AMERICAS Argentina / Jamaica / Panama (Security threat levels –...
Bermuda / Puerto Rico (Security threat levels – 1 / 2): On 21 May 2020, authorities in Bermuda lifted several social distancing restrictions as part of the second of a four-phased plan to reopen the country’s economy. Restaurants and bars may reopen with outdoor dining only, and customers may shop at grocery stores and retail businesses on specified days based on the first letter of their last name. In addition, beauty salons and barber shops may open with limited services as long as employees and patrons adhere to social distancing measures and wear personal protective equipment (PPE) such as face masks. Beaches, parks and golf courses remain open. A nightly curfew remains in effect from 2200 to 0600 local time (0100 to 0900 UTC) and L.F. Wade International Airport (TXKF/BDA) remains closed to commercial flights. More information regarding Bermuda’s phased plan to reopen is available here .
In Puerto Rico, Gov. Wanda Vázquez on 21 May announced plans to gradually ease coronavirus-related restrictions beginning on 26 May. Under the new order, beaches and nonessential businesses — such as restaurants, hair salons and retail stores — may reopen. Residents will still be required to wear face masks in public, including inside businesses. In addition, a nightly curfew from 1900 to 0500 local time (2300 to 0900 UTC) will remain in effect until 15 June.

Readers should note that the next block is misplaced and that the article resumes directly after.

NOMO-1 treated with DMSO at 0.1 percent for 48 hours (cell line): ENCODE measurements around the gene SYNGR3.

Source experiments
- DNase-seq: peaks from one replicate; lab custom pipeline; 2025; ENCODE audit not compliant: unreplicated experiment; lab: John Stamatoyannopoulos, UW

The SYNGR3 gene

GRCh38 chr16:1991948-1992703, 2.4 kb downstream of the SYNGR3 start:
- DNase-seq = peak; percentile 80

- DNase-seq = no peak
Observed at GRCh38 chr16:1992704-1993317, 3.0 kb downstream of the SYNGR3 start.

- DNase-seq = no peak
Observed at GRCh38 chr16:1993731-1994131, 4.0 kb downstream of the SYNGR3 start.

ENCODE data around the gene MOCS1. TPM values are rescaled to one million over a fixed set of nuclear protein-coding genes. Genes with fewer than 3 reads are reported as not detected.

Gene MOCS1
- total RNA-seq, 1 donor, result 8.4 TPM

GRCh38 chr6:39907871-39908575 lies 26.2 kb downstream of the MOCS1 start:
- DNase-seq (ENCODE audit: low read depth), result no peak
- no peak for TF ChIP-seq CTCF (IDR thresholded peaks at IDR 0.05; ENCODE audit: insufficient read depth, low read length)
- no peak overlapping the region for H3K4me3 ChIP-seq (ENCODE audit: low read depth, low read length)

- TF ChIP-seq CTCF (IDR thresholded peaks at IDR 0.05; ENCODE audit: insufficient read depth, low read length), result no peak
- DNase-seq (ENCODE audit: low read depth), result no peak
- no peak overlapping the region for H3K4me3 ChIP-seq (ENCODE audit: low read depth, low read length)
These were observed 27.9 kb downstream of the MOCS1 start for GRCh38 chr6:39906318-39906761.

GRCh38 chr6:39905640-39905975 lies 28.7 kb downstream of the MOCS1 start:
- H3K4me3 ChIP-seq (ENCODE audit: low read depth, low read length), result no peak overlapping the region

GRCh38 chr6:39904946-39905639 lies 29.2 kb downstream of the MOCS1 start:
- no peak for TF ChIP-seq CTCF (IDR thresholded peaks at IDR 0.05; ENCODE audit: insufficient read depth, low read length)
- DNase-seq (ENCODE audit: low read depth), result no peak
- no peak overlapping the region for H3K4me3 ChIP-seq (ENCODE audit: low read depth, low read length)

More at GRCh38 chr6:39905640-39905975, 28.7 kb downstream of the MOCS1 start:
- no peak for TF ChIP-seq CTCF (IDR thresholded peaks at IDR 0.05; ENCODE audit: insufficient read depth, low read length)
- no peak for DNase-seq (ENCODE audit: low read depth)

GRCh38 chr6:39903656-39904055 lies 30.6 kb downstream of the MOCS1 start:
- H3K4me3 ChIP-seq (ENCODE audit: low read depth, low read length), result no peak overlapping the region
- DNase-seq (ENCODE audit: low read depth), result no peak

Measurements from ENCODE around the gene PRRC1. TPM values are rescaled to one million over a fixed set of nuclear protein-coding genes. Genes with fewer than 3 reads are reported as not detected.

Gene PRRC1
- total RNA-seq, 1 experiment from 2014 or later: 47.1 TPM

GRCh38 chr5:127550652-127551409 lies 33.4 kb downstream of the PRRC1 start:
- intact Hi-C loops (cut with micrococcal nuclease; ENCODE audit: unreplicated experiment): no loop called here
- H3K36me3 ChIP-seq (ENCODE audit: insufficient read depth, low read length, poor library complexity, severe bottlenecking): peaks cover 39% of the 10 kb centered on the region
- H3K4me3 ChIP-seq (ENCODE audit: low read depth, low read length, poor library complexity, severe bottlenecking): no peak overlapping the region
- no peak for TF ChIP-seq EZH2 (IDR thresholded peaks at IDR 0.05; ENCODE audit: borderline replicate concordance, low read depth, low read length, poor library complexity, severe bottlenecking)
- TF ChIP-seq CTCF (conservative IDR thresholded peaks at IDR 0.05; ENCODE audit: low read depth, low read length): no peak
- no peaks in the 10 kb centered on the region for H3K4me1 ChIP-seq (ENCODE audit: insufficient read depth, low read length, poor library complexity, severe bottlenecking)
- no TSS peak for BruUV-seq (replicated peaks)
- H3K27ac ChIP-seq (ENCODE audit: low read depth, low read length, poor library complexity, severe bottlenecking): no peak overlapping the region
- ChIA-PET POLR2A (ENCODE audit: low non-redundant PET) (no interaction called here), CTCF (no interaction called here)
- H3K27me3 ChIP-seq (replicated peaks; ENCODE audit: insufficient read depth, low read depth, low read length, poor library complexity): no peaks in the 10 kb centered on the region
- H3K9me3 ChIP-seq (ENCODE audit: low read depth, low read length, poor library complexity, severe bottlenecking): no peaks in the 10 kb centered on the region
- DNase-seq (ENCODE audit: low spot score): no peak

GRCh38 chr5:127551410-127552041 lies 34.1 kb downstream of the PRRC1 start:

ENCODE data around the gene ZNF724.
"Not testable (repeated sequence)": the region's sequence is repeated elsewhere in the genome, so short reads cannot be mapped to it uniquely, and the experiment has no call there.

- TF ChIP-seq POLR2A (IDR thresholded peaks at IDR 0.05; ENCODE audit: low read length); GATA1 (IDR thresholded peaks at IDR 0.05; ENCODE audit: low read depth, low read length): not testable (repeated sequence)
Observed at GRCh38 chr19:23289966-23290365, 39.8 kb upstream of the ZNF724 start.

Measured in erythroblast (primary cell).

Pakistan (Security threat level – 5): At approximately 1430 local time (0930 UTC) on 22 May 2020, Pakistan International Airlines (PIA) flight PK 8303 — an Airbus A320 aircraft — crashed into several homes in Karachi’s Model Colony neighborhood, which is adjacent to Jinnah International Airport (OPKC/KHI), as it was preparing to land. Reports indicate that the aircraft caught fire upon impact and the blaze spread to some of the homes. The flight, which had come from Lahore’s Allama Iqbal International Airport (OPLA/LHE), was carrying approximately 100 occupants, including passengers and crew, at the time of the crash. According to reports, the pilot contacted air traffic control shortly before attempting to land and stated that he was experiencing technical difficulties. At present, there are no indications on the cause of the crash; however, authorities have launched an investigation into the event. Several homes were destroyed and at least 25 people on the ground suffered injuries. Authorities stated that at least two of the aircraft’s occupants survived the crash. Emergency services and security forces remain at the crash site conducting rescue and recovery operations.
Australia (Security threat level – 2): According to the Joint Typhoon Warning Center (JTWC), as of 0900 UTC on 22 May 2020, Tropical Cyclone Mangga — previously known as 27S — was located approximately 2,450 km (1,525 mi) west-northwest of Learmonth in the state of Western Australia, and was moving southeast at 17 kph (10 mph). At that time, Mangga was generating maximum sustained winds of 65 kph, with gusts up to 83 kph. On its current path, the storm is forecast to make landfall in Western Australia near the Bellefin Prong peninsula by 24 May. Local authorities are predicting rainfall between 50-100 mm (2-4 in) in affected areas, and potential gusts up to 130 kph.